Running tanzu init and tanzu management-cluster create for the first time installs the necessary Tanzu Kubernetes Grid configuration files in the ~/.config/tanzu/tkg folder on your system. The script that you create and run in subsequent steps requires the Bill of Materials (BoM) YAML files in the ~/.config/tanzu/tkg/bom folder to be present on your machine. The scripts in this procedure use the BoM files to identify the correct versions of the different Tanzu Kubernetes Grid component images to pull.

  2. Set the IP address or FQDN of your local registry as an environment variable:

    export TKG_CUSTOM_IMAGE_REPOSITORY="PRIVATE-REGISTRY"
    

    Where PRIVATE-REGISTRY is the IP address or FQDN of your private registry and the name of the project. For example, custom-image-repository.io/yourproject.

    On Windows platforms, use the SET command instead of export.

  3. Set the repository from which to fetch Bill of Materials (BoM) YAML files.

    export TKG_IMAGE_REPO="projects.registry.vmware.com/tkg"
    
  4. If your private Docker registry uses a self-signed certificate, provide the CA certificate in base64 encoded format e.g. base64 -w 0 your-ca.crt .

    export TKG_CUSTOM_IMAGE_REPOSITORY_CA_CERTIFICATE=LS0t[...]tLS0tLQ==
    

    If you specify the CA certificate in this option, it is automatically injected into all Tanzu Kubernetes clusters that you create in this Tanzu Kubernetes Grid instance.

    On Windows platforms, use the SET command instead of export.

  5. If your airgapped environment has a DNS server, check that it includes an entry for your private Docker registry.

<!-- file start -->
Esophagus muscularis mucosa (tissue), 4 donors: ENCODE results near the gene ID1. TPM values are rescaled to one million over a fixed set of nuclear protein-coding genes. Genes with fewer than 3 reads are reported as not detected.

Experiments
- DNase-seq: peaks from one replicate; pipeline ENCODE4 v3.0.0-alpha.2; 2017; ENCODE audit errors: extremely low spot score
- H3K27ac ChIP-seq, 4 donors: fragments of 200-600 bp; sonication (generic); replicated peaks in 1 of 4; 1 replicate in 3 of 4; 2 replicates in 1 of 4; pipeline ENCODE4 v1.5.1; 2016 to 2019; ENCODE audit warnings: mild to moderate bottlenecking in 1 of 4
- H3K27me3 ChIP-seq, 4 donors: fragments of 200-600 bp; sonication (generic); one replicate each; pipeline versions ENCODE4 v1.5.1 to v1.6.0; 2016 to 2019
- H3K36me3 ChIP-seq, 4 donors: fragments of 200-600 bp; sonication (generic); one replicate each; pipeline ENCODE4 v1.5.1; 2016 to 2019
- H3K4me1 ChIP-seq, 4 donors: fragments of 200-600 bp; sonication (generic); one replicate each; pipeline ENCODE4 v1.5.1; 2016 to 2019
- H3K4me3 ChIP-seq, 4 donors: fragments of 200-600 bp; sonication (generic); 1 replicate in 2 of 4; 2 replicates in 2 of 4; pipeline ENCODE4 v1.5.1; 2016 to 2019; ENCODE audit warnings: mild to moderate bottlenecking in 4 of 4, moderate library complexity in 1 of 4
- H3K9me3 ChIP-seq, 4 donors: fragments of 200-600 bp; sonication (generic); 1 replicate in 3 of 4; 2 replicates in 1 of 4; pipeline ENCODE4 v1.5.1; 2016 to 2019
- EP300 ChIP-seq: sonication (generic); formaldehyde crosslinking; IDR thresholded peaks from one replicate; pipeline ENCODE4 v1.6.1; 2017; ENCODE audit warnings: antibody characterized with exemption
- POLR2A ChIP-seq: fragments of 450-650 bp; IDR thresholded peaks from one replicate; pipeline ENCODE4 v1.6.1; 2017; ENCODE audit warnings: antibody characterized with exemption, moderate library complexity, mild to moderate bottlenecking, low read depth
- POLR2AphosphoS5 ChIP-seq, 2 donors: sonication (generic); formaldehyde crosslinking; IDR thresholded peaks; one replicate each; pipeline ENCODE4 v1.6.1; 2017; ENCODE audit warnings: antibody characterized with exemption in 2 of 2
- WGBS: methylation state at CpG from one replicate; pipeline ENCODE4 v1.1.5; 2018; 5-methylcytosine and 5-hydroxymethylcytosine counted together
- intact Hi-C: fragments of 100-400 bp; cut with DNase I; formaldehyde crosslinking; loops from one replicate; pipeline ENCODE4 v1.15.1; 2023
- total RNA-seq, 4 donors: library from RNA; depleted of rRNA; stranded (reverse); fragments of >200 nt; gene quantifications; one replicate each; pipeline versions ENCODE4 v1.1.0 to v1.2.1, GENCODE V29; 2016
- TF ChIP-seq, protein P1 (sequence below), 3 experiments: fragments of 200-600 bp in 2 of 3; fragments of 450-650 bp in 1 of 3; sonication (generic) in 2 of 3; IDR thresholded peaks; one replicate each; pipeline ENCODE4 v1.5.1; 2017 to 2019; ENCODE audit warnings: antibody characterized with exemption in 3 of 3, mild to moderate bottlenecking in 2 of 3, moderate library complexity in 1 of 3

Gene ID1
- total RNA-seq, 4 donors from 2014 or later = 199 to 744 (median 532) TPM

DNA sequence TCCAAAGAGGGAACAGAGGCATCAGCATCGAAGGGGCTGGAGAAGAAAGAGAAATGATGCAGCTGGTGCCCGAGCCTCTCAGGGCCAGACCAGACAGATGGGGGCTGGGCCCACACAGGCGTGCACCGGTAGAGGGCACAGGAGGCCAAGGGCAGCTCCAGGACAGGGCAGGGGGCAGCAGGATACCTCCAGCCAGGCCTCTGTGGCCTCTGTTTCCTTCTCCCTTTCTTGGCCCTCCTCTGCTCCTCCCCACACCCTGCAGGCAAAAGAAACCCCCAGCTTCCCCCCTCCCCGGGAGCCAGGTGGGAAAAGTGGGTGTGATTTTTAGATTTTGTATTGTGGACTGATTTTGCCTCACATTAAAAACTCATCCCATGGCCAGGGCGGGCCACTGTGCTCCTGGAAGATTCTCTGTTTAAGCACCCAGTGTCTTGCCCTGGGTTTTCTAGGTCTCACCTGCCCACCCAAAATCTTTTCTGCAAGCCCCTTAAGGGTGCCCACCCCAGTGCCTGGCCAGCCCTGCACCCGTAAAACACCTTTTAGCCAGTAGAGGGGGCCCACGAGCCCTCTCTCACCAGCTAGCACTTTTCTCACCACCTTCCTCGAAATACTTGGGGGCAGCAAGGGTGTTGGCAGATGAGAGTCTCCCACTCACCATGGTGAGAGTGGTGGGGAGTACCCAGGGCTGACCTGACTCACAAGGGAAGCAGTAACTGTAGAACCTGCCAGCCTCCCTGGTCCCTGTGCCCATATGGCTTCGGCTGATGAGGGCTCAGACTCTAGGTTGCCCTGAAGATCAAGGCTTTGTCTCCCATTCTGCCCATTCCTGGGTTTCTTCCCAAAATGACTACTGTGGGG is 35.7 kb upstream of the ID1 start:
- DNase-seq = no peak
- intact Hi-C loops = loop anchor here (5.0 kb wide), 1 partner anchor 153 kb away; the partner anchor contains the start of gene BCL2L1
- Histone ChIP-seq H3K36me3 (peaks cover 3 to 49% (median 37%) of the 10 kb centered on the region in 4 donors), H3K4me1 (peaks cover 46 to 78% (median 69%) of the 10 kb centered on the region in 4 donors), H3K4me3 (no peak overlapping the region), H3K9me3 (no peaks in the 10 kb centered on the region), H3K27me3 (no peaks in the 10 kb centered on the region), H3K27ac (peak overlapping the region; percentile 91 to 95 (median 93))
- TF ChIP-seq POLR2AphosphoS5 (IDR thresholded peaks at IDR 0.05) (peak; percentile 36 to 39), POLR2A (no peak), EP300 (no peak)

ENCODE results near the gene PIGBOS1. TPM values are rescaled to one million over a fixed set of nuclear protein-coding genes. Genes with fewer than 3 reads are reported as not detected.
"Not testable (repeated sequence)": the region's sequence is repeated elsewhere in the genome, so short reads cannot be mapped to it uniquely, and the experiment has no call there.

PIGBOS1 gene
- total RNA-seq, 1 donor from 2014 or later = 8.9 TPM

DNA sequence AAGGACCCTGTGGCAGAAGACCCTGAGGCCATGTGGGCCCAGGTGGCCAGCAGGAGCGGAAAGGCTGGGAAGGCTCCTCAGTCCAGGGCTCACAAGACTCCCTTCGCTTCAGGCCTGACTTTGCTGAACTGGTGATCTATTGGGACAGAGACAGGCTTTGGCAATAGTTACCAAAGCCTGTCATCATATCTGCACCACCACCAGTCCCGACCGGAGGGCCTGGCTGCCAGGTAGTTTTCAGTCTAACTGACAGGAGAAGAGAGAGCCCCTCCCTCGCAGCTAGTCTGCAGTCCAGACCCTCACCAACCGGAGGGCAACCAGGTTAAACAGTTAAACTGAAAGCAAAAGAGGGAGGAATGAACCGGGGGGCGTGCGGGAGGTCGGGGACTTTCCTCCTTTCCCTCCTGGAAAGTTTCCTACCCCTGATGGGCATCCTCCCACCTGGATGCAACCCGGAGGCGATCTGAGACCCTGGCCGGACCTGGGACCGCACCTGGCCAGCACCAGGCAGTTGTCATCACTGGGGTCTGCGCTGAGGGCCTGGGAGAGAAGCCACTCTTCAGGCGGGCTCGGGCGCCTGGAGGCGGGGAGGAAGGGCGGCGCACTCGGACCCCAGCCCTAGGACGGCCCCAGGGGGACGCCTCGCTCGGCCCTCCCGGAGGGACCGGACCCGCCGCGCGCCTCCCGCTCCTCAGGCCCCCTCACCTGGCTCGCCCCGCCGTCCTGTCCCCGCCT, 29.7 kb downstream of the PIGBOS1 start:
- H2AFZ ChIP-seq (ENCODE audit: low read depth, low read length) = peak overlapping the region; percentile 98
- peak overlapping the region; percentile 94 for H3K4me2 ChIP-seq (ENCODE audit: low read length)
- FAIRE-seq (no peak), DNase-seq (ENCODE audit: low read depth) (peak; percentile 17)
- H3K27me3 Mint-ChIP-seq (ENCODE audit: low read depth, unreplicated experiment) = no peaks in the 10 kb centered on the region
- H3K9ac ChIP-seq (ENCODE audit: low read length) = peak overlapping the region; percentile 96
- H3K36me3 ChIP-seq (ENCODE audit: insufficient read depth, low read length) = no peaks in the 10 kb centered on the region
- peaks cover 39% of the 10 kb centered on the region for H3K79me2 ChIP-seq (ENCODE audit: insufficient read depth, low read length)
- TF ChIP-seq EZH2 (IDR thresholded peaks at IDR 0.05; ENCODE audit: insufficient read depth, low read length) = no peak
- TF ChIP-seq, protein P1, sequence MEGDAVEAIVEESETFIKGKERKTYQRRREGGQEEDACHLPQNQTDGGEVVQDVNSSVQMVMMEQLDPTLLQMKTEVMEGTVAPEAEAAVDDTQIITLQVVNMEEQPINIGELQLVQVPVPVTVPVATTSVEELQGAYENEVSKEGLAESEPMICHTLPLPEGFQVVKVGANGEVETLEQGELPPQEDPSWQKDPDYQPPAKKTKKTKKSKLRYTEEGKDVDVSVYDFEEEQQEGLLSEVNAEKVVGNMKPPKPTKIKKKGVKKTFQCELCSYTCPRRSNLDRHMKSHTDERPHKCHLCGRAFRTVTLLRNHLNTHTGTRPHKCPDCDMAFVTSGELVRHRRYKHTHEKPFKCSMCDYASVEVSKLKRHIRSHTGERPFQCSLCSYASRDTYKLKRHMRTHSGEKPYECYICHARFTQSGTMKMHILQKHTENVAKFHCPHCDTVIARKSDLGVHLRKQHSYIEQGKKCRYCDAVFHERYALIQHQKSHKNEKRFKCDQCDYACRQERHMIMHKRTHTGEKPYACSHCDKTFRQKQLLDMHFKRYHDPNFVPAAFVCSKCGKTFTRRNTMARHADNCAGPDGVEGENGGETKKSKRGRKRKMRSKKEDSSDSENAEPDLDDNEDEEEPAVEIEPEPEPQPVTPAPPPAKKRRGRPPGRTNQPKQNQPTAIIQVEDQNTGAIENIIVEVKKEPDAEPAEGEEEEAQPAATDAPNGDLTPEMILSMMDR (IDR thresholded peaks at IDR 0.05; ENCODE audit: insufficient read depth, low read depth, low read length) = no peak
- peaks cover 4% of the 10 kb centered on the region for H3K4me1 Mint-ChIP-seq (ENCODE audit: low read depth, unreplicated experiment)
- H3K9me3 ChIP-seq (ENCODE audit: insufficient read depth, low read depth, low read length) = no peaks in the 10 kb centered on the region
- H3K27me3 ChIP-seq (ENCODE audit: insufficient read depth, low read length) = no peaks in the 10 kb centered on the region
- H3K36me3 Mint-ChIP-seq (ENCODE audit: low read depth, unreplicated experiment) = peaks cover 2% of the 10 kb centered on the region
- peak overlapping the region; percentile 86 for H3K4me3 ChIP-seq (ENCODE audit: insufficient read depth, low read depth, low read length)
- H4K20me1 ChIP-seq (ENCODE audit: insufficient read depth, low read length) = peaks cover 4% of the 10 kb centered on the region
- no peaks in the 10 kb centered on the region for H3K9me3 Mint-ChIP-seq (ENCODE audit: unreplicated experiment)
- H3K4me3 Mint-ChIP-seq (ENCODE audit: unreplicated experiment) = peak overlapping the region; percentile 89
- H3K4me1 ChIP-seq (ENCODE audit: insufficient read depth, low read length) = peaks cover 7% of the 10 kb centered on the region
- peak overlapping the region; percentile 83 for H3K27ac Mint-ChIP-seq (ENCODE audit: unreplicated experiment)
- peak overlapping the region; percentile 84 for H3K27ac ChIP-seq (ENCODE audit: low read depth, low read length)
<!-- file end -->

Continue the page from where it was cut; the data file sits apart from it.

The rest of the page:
If your environment lacks a DNS server, modify overlay files as follows to add the registry into the /etc/hosts files of the TKr Controller and all control plane and worker nodes:

    • Add the following to the ytt overlay file for your infrastructure, ~/.config/tanzu/tkg/providers/infrastructure-IAAS/ytt/IAAS-overlay.yaml where IAAS is vsphere, aws, or azure.

      #@ load("@ytt:overlay", "overlay")
      #@overlay/match by=overlay.subset({"kind":"KubeadmControlPlane"})
      ---
      apiVersion: controlplane.cluster.x-k8s.io/v1alpha3
      kind: KubeadmControlPlane
      spec:
        kubeadmConfigSpec:
          preKubeadmCommands:
          #! Add nameserver to all k8s nodes
          #@overlay/append
          - echo "PRIVATE-REGISTRY-IP   PRIVATE-REGISTRY-HOSTNAME" >> /etc/hosts
      #@overlay/match by=overlay.subset({"kind":"KubeadmConfigTemplate"})
      ---
      apiVersion: bootstrap.cluster.x-k8s.io/v1alpha3
      kind: KubeadmConfigTemplate
      spec:
        template:
          spec:
            preKubeadmCommands:
            #! Add nameserver to all k8s nodes
            #@overlay/append
            - echo "PRIVATE-REGISTRY-IP   PRIVATE-REGISTRY-HOSTNAME" >> /etc/hosts
      

      Where PRIVATE-REGISTRY-IP and PRIVATE-REGISTRY-HOSTNAME are the IP address and name of your private Docker registry.

    • In your TKr Controller customization overlay file, ~/.config/tanzu/tkg/providers/ytt/03_customizations/01_tkr/tkr_overlay.lib.yaml add the following into the spec.template.spec section, before the containers block and at the same indent level:

      #@overlay/match missing_ok=True
      hostAliases:
      - ip: PRIVATE-REGISTRY-IP
        hostnames:
        - PRIVATE-REGISTRY-HOSTNAME
      

      Where PRIVATE-REGISTRY-IP and PRIVATE-REGISTRY-HOSTNAME are the IP address and name of your private Docker registry.

If you are using Harbor, you can use Configure Proxy Cache feature and skip Step 2 and Step 3.

Step 2: Generate the publish-images Script